I began last week’s post with a reference to King’s nonfiction book about writing: On Writing: A Memoir of the Craft. In it, King offers his own take on Arthur Quiller-Couch’s advice:
"Kill your darlings, kill your darlings, even when it breaks your egocentric little scribbler’s heart, kill your darlings." (Stephen King)
|Photo by Al Griffin|
King applied his murderous advice to flowery prose passages, to self-conscious applications of rhetorical devices. He meant that writers should not deploy tropes for the sake of appearing gifted. Writers should write in patterns and with language that jars the imagination, appeals to the ear as much as the mind, and sometimes is quite plain and as common as conversation.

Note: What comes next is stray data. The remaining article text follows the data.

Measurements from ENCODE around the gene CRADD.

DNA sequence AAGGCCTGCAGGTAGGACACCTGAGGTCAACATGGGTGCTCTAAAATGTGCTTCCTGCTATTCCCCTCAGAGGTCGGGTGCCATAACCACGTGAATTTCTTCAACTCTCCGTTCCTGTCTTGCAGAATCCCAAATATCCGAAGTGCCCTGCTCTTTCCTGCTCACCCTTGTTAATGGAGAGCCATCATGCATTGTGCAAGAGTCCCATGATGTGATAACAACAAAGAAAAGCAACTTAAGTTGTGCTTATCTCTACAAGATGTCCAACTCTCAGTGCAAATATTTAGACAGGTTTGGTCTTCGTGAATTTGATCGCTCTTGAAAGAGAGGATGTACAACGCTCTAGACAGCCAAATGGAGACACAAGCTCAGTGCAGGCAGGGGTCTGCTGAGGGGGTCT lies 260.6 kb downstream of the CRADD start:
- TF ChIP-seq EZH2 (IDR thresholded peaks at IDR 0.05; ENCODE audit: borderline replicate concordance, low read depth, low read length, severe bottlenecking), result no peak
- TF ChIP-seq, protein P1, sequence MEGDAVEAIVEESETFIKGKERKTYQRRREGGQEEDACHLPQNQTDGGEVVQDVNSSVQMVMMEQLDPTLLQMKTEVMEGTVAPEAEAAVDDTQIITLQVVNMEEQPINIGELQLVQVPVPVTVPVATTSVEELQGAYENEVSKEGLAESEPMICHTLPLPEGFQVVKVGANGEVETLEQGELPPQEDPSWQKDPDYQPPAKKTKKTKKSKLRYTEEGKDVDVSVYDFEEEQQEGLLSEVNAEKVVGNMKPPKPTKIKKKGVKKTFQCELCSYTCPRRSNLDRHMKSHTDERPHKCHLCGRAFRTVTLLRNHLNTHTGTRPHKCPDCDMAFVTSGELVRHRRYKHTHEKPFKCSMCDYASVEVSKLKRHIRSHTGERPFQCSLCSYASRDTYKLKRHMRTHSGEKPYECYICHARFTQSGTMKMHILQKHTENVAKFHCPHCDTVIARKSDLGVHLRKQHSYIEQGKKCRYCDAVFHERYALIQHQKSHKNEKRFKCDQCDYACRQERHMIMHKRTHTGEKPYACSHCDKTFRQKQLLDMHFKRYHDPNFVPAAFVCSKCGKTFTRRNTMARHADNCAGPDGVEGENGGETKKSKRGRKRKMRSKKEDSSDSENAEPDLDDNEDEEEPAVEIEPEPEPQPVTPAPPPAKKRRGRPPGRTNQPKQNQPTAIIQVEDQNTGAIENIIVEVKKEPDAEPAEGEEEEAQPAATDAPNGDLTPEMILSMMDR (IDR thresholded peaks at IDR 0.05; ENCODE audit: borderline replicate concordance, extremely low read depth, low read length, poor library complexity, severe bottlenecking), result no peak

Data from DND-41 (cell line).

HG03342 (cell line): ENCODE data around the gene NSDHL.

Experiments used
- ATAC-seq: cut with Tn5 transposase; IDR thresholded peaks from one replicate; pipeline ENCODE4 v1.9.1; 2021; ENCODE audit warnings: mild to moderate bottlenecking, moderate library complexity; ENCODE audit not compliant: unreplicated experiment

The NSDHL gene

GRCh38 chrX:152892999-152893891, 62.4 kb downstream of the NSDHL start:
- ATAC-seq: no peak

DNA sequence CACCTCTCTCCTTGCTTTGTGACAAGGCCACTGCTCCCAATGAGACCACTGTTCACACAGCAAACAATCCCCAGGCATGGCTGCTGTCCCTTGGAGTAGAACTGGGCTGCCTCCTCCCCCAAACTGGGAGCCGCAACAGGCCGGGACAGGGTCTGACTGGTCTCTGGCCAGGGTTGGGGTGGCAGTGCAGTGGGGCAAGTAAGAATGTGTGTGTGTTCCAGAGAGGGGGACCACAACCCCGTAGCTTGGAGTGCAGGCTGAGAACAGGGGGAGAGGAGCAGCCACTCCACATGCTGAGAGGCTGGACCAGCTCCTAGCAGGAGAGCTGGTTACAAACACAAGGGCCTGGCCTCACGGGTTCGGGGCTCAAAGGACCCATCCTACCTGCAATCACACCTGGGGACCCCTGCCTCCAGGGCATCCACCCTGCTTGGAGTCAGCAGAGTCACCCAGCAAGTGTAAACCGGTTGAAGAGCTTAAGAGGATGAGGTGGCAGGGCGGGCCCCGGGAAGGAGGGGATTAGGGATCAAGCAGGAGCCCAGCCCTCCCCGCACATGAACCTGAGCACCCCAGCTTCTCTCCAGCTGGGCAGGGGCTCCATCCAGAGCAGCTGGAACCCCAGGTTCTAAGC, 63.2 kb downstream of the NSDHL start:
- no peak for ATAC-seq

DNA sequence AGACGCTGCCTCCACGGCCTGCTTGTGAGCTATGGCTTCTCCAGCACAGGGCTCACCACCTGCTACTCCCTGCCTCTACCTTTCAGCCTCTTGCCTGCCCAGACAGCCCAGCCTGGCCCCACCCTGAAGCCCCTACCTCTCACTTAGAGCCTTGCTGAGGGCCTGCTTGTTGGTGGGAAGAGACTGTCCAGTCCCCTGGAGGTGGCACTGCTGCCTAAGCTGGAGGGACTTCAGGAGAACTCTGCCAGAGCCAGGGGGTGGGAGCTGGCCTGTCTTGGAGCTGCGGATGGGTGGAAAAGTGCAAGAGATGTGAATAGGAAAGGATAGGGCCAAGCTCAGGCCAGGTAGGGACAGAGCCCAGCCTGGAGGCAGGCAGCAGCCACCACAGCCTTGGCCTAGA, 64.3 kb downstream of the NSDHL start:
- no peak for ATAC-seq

In his latest novel, Mr. Mercedes (2014), King kills one of my darlings, an adorable character, a love interest, and the possibility of a future less burdensome. Like Annie Wilkes, I’d like a word with the author.
But I get it. Ideals are ethereal. Love is rarely easy or kind. Heartache is the more natural state and a powerful inspiration when one has some terrible work to finish.
So kill your darlings may also apply to beloved characters. After all, nothing gold can stay, can it?
Read Stephen King’s On Writing: A Memoir of the Craft and Mr. Mercedes.
Re-read an essay or piece of fiction authored by you. Be ruthless. Execute your darlings, your phrases and felicitous expression much beloved. Now how does the passage read?